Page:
Sunday, January 11, 2009

U.S. Law: Kosher & Halal Food Labeling

"Congress shall make no law respecting an establishment of religion."

Nationwide (U.S.), there can be no legal definition of nor regulation of 'kosher' or 'halal.' The First Ammendment of U.S. Constitution lays out the Constitutional Principal of Separation of Church and State, prohibiting the government from making laws "respecting an establishment of religion" or the free exercise thereof. 

"Congress shall make no law respecting an establishment of religion, or prohibiting the free exercise thereof; or abridging the freedom of speech, or of the press; or the right of the people peaceably to assemble, and to petition the Government for a redress of grievances."[1]

Therefore, there are no legal mechanisms to regulate the standards used by food manufacturers. Legally, manufacturers can use either word on product labeling, or call their products 'kosher' or 'halal', simply if they believe that the food meets these standards. This practice of labeling a food or ingredient like gelatin as 'kosher' is effective in attracting a significant portion of the "kosher consumer" most of whom are Muslims.

U.S. Law Protecting Trademarks
U.S. Intellectual Property Law provides protection against the unauthorized use or misuse of trademarks—distinctive signs used by the owner to distinguish products and services that it provides from those provided by others. 

Halal and Kosher certification agencies use their recognizable and legally protected symbols on products they certify as either halal or kosher so that the consumer will be assured that the product in question meets the certifier's standards for halal or kosher.

Letters, such as 'K', 'KD' or 'KP' are not uniquely identifyable and cannot be protected under U.S. trademark protection laws. Manufacturers sometimes use the letter 'K' to identify its product as conforming with Jewish dietary law. Such products should not be understood to be kosher or halal for Muslims to eat.

Halal and Kosher symbols are registered trademarks of the certification organization, and cannot be placed on a food label without that organization's permission.

[ Halal Food Certification Agencies ]

[ Kosher Food Certification Agencies ] 

Local & State Law
Some cities, such as Baltimore, and some 20 states, including Virginia and New Jersey, recently passed legal statutes to define "kosher" and "halal" and to made it a crime to sell a product labeled as such if, in general, it was not processed in accordance with the Jewish and/or Islamic religious law. However, these statutes were ruled unconstitutional by courts (Baltimore, NJ) and legislatures (Virginia) and struck down.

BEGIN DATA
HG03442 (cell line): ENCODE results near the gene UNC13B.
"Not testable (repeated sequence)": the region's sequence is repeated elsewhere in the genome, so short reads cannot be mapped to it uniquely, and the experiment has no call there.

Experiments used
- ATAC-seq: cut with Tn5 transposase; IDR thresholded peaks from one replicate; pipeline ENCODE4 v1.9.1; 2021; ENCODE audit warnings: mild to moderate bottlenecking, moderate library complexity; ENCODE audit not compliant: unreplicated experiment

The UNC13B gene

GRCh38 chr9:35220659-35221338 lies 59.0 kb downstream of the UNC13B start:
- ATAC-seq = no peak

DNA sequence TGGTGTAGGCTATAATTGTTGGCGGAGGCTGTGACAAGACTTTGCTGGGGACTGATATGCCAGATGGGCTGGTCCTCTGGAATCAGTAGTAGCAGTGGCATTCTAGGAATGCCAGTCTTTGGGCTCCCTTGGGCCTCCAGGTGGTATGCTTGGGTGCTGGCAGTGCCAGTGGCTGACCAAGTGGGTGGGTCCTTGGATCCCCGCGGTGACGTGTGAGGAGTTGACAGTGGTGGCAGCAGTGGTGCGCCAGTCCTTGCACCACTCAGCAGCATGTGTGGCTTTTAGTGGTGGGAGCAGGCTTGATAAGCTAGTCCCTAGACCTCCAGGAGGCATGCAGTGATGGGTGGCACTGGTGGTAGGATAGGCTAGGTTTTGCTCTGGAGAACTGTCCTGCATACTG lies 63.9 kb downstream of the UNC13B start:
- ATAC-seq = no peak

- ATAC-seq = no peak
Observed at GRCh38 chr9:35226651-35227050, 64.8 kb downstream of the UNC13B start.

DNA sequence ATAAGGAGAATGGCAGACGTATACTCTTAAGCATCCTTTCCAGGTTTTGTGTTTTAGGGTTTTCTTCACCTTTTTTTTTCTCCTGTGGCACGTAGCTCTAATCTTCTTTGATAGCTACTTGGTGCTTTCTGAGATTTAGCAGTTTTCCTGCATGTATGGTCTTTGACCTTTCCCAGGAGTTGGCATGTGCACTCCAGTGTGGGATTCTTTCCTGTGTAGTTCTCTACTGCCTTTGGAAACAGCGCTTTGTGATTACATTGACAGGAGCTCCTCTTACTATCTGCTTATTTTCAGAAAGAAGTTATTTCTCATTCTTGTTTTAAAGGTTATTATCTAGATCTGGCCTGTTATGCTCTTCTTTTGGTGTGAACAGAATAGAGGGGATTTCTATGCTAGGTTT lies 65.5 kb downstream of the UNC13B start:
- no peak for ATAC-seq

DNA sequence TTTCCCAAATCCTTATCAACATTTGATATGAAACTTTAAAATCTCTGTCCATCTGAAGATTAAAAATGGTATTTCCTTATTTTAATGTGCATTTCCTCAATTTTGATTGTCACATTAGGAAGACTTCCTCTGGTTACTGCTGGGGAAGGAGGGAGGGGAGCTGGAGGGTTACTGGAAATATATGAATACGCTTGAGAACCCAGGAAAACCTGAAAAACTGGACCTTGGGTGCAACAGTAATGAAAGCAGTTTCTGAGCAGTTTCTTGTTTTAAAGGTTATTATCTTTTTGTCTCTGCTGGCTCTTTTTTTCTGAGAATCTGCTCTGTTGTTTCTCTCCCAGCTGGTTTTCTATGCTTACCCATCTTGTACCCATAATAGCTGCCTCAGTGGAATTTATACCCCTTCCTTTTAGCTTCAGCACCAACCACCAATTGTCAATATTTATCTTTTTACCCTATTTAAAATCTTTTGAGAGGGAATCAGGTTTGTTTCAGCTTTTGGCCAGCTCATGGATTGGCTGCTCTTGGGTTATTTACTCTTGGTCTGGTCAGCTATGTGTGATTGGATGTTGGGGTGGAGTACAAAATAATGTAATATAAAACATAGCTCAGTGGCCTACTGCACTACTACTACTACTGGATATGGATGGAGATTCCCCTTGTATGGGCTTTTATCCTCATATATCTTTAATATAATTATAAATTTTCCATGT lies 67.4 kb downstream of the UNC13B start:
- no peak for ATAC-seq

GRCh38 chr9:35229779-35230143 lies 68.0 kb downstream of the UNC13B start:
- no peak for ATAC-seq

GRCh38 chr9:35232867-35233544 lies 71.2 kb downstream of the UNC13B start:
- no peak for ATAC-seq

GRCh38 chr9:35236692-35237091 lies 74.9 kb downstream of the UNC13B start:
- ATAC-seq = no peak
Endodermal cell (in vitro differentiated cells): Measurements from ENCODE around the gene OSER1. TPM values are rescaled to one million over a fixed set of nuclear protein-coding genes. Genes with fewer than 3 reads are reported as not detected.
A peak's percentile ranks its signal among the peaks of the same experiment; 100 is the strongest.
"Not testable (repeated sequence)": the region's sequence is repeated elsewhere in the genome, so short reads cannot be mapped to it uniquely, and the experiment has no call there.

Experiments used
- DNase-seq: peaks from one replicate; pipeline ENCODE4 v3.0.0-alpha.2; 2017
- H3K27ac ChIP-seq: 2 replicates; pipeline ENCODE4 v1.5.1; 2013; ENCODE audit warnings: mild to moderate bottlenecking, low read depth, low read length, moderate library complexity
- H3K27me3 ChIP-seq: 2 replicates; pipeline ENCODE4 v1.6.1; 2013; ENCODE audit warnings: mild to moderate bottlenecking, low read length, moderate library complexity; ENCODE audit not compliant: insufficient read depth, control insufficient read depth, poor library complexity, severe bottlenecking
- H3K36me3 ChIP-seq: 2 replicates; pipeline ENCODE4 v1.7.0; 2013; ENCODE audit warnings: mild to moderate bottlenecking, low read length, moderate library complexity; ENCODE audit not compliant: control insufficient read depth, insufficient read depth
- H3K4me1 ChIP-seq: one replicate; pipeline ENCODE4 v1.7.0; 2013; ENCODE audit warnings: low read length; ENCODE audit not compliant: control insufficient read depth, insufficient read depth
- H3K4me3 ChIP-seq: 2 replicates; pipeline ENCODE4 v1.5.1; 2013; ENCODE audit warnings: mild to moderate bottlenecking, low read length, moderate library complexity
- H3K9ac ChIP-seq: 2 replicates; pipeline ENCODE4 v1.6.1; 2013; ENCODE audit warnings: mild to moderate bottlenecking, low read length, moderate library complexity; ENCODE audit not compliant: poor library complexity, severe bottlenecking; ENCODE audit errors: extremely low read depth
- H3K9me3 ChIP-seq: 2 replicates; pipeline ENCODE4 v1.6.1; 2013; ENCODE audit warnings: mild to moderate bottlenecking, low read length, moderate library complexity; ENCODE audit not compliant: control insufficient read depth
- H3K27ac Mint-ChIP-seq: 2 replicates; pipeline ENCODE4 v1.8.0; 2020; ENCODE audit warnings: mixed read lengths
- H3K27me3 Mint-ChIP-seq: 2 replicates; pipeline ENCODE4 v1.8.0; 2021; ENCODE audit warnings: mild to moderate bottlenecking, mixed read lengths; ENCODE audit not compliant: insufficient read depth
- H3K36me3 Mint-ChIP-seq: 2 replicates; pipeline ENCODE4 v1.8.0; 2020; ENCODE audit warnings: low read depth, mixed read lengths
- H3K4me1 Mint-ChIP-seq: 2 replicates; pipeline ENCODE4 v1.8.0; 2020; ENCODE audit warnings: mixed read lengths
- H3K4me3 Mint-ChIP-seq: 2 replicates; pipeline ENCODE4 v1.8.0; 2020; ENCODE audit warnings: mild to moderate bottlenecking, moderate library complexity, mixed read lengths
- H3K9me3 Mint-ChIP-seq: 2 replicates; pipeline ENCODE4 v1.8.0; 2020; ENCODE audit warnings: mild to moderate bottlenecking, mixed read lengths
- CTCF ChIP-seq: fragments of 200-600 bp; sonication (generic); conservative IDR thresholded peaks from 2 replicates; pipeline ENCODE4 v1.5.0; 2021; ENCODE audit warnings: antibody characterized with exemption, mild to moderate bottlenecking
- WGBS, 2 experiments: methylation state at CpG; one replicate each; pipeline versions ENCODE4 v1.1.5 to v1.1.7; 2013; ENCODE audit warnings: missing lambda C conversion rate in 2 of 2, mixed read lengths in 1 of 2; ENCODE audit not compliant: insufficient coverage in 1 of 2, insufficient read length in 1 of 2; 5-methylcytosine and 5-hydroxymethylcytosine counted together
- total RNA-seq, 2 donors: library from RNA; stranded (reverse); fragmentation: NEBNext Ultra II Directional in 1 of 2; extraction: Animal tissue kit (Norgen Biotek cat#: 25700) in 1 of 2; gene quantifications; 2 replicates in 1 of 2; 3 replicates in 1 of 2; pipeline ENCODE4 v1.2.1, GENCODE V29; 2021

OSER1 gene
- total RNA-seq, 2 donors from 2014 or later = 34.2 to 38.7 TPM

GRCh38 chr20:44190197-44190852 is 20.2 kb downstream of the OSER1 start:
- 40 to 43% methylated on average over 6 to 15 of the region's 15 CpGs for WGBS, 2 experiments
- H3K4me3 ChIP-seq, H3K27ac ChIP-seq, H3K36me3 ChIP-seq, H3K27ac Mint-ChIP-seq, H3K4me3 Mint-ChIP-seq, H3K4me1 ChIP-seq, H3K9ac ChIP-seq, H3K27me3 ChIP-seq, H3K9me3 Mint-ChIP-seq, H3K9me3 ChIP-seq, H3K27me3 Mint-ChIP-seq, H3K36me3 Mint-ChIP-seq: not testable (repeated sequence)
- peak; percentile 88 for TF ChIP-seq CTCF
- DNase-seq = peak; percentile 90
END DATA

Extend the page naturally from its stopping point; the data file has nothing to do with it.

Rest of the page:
Although the ordinance's "commendable" purpose is to protect consumers from fraud and mislabeling, U.S. District Judge Benson E. Legg, who struck down Baltimore's kosher statute, said, its "primary defect is that it excessively entangles civil and religious authority."[2]

As a measure to ensure that the public was kept knowledgeable in a constitutionally acceptable way, the State of Virginia recently passed laws requiring kosher and halal certification agencies to disclose the name of the person overseeing the food production process after it was discovered that some butchers were buying supermarket meat and repackaging it as kosher. 

The Virginia law reads:

"It is unlawful to label any repackaged food that represents the food as kosher or halal without indicating the person authorizing such designation."

The previous Virginia statute had required all kosher symbols to attest that the food had "been prepared under the Orthodox Hebrew religious requirements," but it was defeated in the Virginia State Legislature as unconstitutional.[3]

Related Topics:

Halal Certified Food Symbols 
Kosher Certified Food Symbols
Kosher v. Halal: What are the differences and similarities of kosher and halal?
Market for Halal Products & the Muslim Consumer

[1] First Ammendment to the United States Constitution.
[2] Valentine, Paul W. "Kosher Law Ruled Unconstitutional; Baltimore Decision Against Food Inspections Is First at Federal Level." The Washington Post. October 5, 1993
[3] Shinefield, M. Chabad Lubavich Global Network. "Jewish and Muslim Communities Cooperate to Pass US's First Kosher-Halal Law." October, 2006.
(Retrieved April 8, 2009)

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